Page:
Members of the Press
On behalf of the South African Reserve Bank let me welcome you to the release of the South African Reserve Bank’s March 2011 Quarterly Bulletin which covers mainly the assessment of South Africa’s macroeconomic situation up to the end of the fourth quarter of 2010.
Needless to say, the Quarterly Bulletin released today is the first of this year. However, this issue is special in at least three respects: First, readers will note that it has a new, modern, lighter outside cover and that the appearance on the inside has also been modernised.
Second, this year marks the 90th anniversary of the South African Reserve Bank, which humbly started its operations in 1921. To celebrate this milestone, during the year two thousand and eleven (2011) all the official publications of the Bank will carry a special commemorative design on the front cover.
Third, this publication, coincidentally, is launched on the same day as the start of the deliberations of the Monetary Policy Committee (MPC), which will culminate on Thursday afternoon in the release of the MPC statement by the Governor of the South African Reserve Bank, Ms Gill Marcus.
This coincidence creates an opportunity for me to remind all present that the Quarterly Bulletin is the vehicle through which the Bank disseminates factual information and analysis about the South African economy. It is not a policy document, but is a document that in part, supports monetary policy formulation.
The biannual Monetary Policy Review and the MPC statement every two months are the main avenues through which monetary policy and the rationale behind it are communicated. That said, policy has to be informed by solid factual information and therefore the Quarterly Bulletin released today is timely, indicating to the public key datasets that will also be scrutinised by the members of the MPC.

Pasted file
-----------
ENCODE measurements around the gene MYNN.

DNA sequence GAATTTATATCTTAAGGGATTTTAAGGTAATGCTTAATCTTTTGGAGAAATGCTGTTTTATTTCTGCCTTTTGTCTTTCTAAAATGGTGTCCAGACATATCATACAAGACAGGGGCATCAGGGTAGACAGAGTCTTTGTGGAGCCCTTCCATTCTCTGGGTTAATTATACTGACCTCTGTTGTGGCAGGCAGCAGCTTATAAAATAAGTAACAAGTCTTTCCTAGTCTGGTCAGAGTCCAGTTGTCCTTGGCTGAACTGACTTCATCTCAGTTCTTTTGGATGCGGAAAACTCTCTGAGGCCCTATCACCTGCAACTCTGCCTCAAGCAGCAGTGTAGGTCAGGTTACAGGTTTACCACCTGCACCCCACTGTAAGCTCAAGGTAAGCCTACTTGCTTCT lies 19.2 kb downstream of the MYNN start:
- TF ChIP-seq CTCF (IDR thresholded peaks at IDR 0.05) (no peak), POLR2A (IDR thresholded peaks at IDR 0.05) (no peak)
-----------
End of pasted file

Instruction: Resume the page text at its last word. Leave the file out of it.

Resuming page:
In my verbal remarks made today I will briefly touch on the events in recent days that have had a significant bearing on the underlying factual macroeconomic situation in both the global and local economy. Although the copy of my remarks posted on the Bank’s website contains a summary of highlights from the Bulletin, I will not talk you through them today so as not to steal the thunder of the presenters who have been closely involved in the writing of this publication.
Having studied in Japan for two years at an earlier stage of my academic life, I have a soft spot for that country which has recently suffered the destructive forces of a severe earthquake and an accompanying tsunami, in the Eastern part of the Honshu Island, the biggest of the four islands in Japan (the other three being; Hokkaido, Shikoku and Kyushu).
Allow me to express my heartfelt sympathy to the Japanese people, and particularly to those who have lost loved ones in the days of disaster.
It is evident that these tragic events are far from over, with for instance, many issues around the affected Japanese nuclear power plants still unresolved and the full scale of the loss of life and damage still to be established. However, it may be asked and has been in some forums, including ours here at the Bank, as to how likely this is to affect the South African economy.
Preliminary investigations and analysis show that, while Japan is a very important trade partner of South Africa and one of the countries with which we run a significant trade surplus, the near-term negative impact through foreign trade flows and supply chain linkages is likely to be limited. Inventory holdings together with the spatial dispersion of economic activity in Japan will lessen the impact. The worst-stricken areas are not the areas of greatest industrial importance.
This observation should be qualified by noting that, should the situation around the nuclear power plants deteriorate further to trigger further large-scale evacuation of people and interruptions to electricity supply in the economic heartland of the Honshu and Hokkaido Islands in particular, the negative economic fallout for South Africa and other trade partners would be amplified considerably.
A very different series of events of geopolitical significance created by humans is currently unfolding in the Middle East and North Africa (MENA). It has caused disruptions to the supply of crude oil to world markets and has raised fears that matters may deteriorate further in the near future, resulting in sky-high oil prices at a time when the global economy needs nurturing rather than a negative supply-side shock.